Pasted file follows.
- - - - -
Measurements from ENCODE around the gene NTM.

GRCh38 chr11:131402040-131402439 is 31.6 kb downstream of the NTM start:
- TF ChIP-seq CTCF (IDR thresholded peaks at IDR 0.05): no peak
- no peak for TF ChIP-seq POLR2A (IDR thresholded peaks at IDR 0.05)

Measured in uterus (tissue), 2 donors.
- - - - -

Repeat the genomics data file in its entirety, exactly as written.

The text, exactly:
Measurements from ENCODE around the gene NTM.

GRCh38 chr11:131402040-131402439 is 31.6 kb downstream of the NTM start:
- TF ChIP-seq CTCF (IDR thresholded peaks at IDR 0.05): no peak
- no peak for TF ChIP-seq POLR2A (IDR thresholded peaks at IDR 0.05)

Measured in uterus (tissue), 2 donors.